Infants were studied during natural sleep during a morning or afternoon nap after a feeding. They were placed in a plastic crib. Bedding used in this study consisted of a corrugated foam pad covered by a polyester-filled comforter folded double (thickness of doubled comforter = 3 cm). A shallow depression (12.5 +- 12.5 cm at surface, 4.5 cm deep) was cut into the foam mattress directly beneath the infant's head.
The research team measured gas exchange with the environment and bedding, ventilatory response to rebreathing, and concentrations of inspired CO2 and O2. Two important factors influencing inspired gas concentrations were (1) a variable seal between bedding and infants' faces and (2) gas gradients in the bedding beneath the infants, with O2-poor and CO2-rich air nearest to the face, fresher air distal to the face, and larger tidal volumes being associated with fresher inspired air.
During the study, it became evident that gas concentrations in bedding during rebreathing are influenced by a number of factors. To estimate the rate of flow out of the bedding, five percent CO2, 13 percent O2, and balance N2 was introduced into the bedding until it was saturated. A water-filled container with a shape and mass approximating that of an infant's head was placed over the sampling catheter. Half-lives for decrease in CO2 and increase in O2 were measured during continuous sampling, as in the infant studies.
Next, the rate of CO2 flow into the bedding was estimated by determining the maximum rates of rise of CO2 when infants first assumed the facedown position. Half-life was calculated for this rate of rise. Knowing the rates of flow into and out of the bedding allowed the researchers to mathematically determine the differences in gas concentration in the bedding for continuous vs. intermittent sampling.
Preliminary data revealed that there are often air channels around the infant's face, while sleeping facedown, which allow gas exchange with the environment and that they are hidden, since direct inspection does not suggest their presence. In addition, it was noted that slight movements of the infant's head could increase or decrease flow through these channels. This principle was also demonstrated by the significant rise in CO2 after the placement of cloths near infants' faces, thus increasing the bedding's effect on rebreathing.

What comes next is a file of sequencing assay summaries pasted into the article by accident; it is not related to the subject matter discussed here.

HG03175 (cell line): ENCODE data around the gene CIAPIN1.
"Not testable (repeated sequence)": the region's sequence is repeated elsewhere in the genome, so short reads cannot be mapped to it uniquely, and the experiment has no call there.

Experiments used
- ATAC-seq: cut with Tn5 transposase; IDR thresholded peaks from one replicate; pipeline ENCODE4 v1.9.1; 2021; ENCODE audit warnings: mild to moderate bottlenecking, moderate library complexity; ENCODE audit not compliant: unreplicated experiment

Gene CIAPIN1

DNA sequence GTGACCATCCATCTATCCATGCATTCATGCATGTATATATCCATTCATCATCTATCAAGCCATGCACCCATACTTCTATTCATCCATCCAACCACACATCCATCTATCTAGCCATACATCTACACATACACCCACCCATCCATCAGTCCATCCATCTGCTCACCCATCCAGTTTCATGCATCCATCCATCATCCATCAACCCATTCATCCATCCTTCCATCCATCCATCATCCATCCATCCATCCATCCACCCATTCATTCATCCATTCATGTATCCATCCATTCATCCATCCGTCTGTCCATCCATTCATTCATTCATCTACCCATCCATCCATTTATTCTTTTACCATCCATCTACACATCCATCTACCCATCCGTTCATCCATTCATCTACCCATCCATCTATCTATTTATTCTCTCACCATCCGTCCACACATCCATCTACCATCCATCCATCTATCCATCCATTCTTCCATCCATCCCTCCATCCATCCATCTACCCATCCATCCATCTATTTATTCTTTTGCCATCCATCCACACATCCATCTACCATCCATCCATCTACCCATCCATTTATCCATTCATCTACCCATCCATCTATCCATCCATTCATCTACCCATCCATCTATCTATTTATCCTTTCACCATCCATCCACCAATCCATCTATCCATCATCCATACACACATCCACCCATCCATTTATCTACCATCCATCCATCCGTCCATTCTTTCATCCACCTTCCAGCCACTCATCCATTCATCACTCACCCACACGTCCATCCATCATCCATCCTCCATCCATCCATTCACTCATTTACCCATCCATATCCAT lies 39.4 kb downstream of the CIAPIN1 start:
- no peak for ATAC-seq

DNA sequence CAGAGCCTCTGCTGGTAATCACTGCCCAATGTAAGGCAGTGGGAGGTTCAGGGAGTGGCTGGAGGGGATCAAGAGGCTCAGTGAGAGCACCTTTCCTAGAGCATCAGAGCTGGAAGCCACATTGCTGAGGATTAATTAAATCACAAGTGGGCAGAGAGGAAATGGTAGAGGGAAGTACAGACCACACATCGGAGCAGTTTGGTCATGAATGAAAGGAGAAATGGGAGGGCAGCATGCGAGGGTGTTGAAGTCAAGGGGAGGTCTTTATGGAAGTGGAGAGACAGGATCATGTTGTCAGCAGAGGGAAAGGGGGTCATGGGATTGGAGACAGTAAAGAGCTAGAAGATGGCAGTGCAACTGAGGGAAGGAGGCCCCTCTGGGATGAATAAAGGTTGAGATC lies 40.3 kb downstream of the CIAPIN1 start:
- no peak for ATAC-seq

When the infant has the ability to exchange air via air channels, the degree of rebreathing may be limited. However, this also highlights the subtleties of infant and bedding positioning, which are not immediately visible, these subtleties may explain why some infants can sleep facedown, whereas others who do so may experience dangerous asphyxia.
Two important factors influencing inspired gas concentrations were (1) a variable seal between bedding and infants' faces and (2) gas gradients in the bedding beneath the infants, with O2-poor and CO2-rich air nearest to the face, fresher air distal to the face, and larger tidal volumes being associated with fresher inspired air. Minute ventilation increased significantly during rebreathing because of an increase in tidal volume, not frequency. The measured drop in inspired O2 was significantly greater than the accompanying rise in inspired CO2. This appears to be due to effects of the respiratory exchange ratio and differential tissue solubilities of CO2 and O2 during unsteady conditions.
These findings further advance the concept that hypoxemia, rather than hypercarbia, may be the more important factor when death occurs in infants sleeping with their faces covered by soft porous bedding.
December 2001 edition of the Journal of Applied Physiology.